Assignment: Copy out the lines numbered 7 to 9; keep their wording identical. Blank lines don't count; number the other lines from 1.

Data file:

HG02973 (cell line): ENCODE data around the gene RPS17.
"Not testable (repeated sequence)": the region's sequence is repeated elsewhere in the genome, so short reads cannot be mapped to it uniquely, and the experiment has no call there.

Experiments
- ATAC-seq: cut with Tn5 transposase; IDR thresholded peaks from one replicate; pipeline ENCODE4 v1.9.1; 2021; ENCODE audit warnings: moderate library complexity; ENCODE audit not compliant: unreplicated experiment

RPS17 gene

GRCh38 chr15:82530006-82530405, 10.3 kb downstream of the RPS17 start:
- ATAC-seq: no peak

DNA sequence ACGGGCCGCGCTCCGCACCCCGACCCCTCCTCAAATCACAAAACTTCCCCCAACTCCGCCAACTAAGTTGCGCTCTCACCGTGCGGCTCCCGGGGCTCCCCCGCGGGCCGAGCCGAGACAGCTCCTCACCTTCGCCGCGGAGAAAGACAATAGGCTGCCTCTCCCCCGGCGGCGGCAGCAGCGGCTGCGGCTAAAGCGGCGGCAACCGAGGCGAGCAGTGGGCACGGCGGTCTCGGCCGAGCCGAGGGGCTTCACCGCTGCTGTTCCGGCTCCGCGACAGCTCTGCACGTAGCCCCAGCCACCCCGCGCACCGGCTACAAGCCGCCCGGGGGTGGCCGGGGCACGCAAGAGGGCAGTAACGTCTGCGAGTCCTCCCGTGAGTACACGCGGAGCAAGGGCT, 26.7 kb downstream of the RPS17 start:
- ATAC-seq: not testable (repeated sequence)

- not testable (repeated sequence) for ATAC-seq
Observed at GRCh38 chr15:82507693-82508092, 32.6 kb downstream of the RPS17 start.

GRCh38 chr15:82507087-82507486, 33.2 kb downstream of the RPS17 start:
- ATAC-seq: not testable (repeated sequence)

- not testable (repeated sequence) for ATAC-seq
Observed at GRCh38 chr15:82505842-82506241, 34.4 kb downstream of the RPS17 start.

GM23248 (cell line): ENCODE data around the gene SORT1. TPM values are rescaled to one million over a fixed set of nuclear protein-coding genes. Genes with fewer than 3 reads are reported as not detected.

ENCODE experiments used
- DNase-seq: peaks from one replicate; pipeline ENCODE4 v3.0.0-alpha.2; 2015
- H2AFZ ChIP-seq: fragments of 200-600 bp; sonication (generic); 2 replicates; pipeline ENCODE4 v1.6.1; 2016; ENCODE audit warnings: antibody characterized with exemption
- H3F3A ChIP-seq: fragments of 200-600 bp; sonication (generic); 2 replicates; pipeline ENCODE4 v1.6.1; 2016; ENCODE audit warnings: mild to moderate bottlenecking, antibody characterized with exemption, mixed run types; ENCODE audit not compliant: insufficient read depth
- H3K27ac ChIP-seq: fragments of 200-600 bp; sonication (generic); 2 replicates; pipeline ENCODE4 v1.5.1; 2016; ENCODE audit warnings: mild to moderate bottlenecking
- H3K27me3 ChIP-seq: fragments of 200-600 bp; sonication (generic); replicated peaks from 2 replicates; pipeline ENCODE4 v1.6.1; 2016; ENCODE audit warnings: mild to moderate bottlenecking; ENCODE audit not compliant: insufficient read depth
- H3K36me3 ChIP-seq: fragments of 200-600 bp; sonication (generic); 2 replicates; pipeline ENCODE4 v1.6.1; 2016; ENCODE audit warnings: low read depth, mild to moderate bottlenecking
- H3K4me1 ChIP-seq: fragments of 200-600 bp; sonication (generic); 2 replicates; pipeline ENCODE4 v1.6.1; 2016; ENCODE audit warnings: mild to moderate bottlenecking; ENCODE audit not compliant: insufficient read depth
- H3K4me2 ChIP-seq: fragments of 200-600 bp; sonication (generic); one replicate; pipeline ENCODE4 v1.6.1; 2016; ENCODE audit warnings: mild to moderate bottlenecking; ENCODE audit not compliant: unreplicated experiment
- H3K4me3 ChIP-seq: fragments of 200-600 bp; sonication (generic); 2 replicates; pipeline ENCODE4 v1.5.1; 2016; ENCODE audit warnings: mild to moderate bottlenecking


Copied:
- ATAC-seq: no peak

DNA sequence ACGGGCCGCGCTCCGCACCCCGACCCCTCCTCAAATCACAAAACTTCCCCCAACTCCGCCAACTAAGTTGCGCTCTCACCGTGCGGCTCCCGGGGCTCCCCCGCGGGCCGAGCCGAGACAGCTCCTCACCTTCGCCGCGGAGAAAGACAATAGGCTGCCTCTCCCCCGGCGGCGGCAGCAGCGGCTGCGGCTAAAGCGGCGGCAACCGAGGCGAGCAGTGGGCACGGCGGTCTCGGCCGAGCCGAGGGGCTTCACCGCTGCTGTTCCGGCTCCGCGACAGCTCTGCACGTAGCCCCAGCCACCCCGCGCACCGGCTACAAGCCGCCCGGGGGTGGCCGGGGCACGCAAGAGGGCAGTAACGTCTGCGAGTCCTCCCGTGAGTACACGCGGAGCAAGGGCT, 26.7 kb downstream of the RPS17 start:
- ATAC-seq: not testable (repeated sequence)